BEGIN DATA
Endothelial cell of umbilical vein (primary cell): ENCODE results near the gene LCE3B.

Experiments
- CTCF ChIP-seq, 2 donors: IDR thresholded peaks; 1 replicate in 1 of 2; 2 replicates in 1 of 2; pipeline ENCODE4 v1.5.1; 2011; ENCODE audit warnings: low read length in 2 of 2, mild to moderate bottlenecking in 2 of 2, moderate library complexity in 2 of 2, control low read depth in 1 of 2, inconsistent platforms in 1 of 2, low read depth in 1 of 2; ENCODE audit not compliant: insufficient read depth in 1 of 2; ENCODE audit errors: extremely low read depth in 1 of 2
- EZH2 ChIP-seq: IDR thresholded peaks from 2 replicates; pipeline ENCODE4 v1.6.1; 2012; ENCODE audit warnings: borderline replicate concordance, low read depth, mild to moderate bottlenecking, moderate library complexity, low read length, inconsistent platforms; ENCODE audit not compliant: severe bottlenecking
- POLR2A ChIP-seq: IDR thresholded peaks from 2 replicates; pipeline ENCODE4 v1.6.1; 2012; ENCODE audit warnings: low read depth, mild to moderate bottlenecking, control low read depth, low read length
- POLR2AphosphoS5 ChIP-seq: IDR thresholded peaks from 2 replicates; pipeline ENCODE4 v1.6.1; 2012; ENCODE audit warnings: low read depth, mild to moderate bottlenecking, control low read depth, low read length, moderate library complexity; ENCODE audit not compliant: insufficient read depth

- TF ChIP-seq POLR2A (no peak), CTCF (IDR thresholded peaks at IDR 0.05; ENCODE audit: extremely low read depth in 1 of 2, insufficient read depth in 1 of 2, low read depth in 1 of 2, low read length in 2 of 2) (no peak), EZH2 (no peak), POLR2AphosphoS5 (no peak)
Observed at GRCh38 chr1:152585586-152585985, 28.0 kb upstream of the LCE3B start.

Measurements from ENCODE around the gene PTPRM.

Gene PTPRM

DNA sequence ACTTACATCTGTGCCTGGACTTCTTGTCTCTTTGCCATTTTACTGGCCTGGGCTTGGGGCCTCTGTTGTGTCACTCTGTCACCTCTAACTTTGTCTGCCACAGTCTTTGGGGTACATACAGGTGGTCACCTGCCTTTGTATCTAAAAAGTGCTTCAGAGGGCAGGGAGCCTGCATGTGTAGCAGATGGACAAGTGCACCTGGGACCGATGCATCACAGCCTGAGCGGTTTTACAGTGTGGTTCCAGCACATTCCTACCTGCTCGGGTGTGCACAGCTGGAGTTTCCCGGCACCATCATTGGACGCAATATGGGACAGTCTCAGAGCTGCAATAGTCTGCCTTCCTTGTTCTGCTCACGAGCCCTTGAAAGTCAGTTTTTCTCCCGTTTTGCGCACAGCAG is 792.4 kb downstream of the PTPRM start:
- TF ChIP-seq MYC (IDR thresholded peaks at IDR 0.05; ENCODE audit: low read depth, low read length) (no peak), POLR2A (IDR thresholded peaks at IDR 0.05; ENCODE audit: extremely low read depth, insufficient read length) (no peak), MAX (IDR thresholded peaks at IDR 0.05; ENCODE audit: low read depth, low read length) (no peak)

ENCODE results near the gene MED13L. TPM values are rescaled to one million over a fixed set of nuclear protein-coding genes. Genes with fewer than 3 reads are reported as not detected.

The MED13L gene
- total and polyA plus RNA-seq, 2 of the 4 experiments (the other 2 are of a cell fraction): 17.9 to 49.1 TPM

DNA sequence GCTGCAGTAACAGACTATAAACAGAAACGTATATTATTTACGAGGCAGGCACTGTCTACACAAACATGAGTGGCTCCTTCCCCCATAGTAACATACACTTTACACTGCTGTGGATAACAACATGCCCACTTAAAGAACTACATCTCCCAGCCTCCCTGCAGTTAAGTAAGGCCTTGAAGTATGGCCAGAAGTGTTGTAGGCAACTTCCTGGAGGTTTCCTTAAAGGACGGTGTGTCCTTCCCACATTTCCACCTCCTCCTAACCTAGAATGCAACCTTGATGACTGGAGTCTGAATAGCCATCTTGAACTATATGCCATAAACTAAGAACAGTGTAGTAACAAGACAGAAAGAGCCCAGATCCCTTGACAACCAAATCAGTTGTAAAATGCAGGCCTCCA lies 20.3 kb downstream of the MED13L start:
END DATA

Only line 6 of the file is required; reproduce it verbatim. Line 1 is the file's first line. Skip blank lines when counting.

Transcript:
- POLR2AphosphoS5 ChIP-seq: IDR thresholded peaks from 2 replicates; pipeline ENCODE4 v1.6.1; 2012; ENCODE audit warnings: low read depth, mild to moderate bottlenecking, control low read depth, low read length, moderate library complexity; ENCODE audit not compliant: insufficient read depth